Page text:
Simultaneous rat, mouse and rabbit eradication on Bense and Little Bense Islands, Falkland Islands

Publication Date: 
Place of Publication:
Call Number: 
Available online
ISBN: 978-2-8317-1961-0
Content Item Id: 
Simultaneous rat, mouse and rabbit eradication on Bense and Little Bense Islands, Falkland Islands

Bense and Little Bense Islands (144 ha total area) have, for over a century, supported populations of three introduced pest mammals: Norway rat (Rattus norvegicus), house mouse (Mus musculus), and European rabbit (Oryctolagus cuniculus). An operation to eradicate these mammals simultaneously was undertaken in winter 2016. Cereal pellets laced with brodifacoum (25 ppm) were hand-broadcast on both islands in two applications with 3,900 kg of bait applied in total. Baiting transects were spaced at 20 m intervals and bait-throwing positions located every 20 m along each transect. The coastline was also baited at 20 m intervals. Precision bait coverage was aided by programming GPS units to give off an audible alarm when staff reached each correct bait-throwing position. Application 1 resulted in an average bait density of 15.3 kg/ha. Application 2 commenced 10 days later and resulted in an average baiting density of 11.7 kg/ha. Reduced availability of fi eld staff resulted in coverage in Application 2 being less complete than in Application 1 and only the most important mammal habitats were baited a second time. These were: all tussock areas, all coastlines, and some inland heath areas. Areas with no vegetation (e.g. burned zone on Bense) and some inland heath communities were not treated, although all of these retained unconsumed bait from Application 1. Some non-target mortality was recorded, with dolphin gulls (Larus scoresbii) being the most common victims. This was also the only species observed to consume bait pellets. Consumption of poisoned mammals or gulls may have killed three turkey vultures (Cathartes aura jota), one striated caracara (Phalcoboenus australis), and one short-eared owl (Asio flammeus). The removal of invasive species is part of a broader ecological restoration plan for these islands and will hopefully lead to an increase in native biodiversity, including the re-establishment of the endemic passerines Cobb’s wren (Troglodytes cobbi) and blackish cinclodes (Cinclodes antarcticus).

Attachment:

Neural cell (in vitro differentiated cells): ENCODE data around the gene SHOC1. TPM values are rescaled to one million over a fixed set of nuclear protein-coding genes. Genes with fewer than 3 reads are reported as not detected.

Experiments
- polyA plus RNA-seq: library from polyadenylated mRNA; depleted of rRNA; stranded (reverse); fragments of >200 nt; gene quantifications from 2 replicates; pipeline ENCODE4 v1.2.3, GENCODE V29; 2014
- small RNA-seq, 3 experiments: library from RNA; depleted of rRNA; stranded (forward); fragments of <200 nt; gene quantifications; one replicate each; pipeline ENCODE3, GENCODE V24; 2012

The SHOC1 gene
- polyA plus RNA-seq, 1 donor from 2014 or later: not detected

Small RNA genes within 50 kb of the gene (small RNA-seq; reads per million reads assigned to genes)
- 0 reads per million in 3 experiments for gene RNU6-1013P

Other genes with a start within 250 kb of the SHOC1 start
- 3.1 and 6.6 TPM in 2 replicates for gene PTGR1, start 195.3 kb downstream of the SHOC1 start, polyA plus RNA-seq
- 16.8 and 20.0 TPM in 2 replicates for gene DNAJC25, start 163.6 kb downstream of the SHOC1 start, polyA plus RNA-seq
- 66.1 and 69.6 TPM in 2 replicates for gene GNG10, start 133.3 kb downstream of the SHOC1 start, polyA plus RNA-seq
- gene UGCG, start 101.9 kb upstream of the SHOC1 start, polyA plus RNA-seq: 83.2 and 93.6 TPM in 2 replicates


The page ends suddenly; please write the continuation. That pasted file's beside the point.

Common Name:
Scientific Name:
GEFPAS Project: 
Record Id: